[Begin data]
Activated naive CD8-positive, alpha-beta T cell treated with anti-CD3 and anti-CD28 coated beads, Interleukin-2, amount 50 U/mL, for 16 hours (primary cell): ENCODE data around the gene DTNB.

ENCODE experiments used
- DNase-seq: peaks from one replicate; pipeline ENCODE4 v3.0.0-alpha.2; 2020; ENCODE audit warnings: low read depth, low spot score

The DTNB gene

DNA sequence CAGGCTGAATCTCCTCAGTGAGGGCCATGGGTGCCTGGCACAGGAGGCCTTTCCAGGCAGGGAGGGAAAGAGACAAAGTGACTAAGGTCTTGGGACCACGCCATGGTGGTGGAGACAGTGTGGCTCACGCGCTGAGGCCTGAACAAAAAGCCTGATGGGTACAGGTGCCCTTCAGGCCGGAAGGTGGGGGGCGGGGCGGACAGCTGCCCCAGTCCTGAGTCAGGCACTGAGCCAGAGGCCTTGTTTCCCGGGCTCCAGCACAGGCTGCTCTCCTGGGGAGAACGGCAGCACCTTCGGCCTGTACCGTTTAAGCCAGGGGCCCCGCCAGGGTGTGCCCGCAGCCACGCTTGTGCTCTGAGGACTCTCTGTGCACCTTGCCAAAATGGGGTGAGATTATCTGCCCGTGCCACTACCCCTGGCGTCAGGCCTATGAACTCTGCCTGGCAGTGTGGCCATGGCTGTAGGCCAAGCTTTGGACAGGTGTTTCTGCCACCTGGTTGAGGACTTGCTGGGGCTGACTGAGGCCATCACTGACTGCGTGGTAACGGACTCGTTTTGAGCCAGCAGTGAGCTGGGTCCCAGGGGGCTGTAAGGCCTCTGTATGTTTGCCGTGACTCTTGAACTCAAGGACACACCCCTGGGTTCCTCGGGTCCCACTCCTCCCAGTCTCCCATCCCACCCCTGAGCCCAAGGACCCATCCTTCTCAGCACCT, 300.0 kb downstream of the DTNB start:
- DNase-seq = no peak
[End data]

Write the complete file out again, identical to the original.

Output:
Activated naive CD8-positive, alpha-beta T cell treated with anti-CD3 and anti-CD28 coated beads, Interleukin-2, amount 50 U/mL, for 16 hours (primary cell): ENCODE data around the gene DTNB.

ENCODE experiments used
- DNase-seq: peaks from one replicate; pipeline ENCODE4 v3.0.0-alpha.2; 2020; ENCODE audit warnings: low read depth, low spot score

The DTNB gene

DNA sequence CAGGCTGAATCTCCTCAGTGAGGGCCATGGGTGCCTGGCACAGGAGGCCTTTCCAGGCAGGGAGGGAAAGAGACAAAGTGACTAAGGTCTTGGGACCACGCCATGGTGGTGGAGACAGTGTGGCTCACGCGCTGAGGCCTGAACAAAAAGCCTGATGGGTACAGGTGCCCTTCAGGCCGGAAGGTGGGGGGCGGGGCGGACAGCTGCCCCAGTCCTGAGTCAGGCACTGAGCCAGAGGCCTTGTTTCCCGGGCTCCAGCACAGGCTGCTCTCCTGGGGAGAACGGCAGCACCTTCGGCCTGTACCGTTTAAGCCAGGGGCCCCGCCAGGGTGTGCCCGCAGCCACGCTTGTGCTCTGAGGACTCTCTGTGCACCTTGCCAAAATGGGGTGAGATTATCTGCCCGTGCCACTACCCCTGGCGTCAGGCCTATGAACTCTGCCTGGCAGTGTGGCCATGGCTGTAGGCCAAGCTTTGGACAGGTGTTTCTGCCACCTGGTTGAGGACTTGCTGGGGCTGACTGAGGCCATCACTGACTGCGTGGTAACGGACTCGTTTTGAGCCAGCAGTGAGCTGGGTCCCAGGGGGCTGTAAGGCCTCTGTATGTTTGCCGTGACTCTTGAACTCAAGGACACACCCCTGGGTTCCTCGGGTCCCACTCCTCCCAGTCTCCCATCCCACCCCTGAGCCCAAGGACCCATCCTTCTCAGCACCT, 300.0 kb downstream of the DTNB start:
- DNase-seq = no peak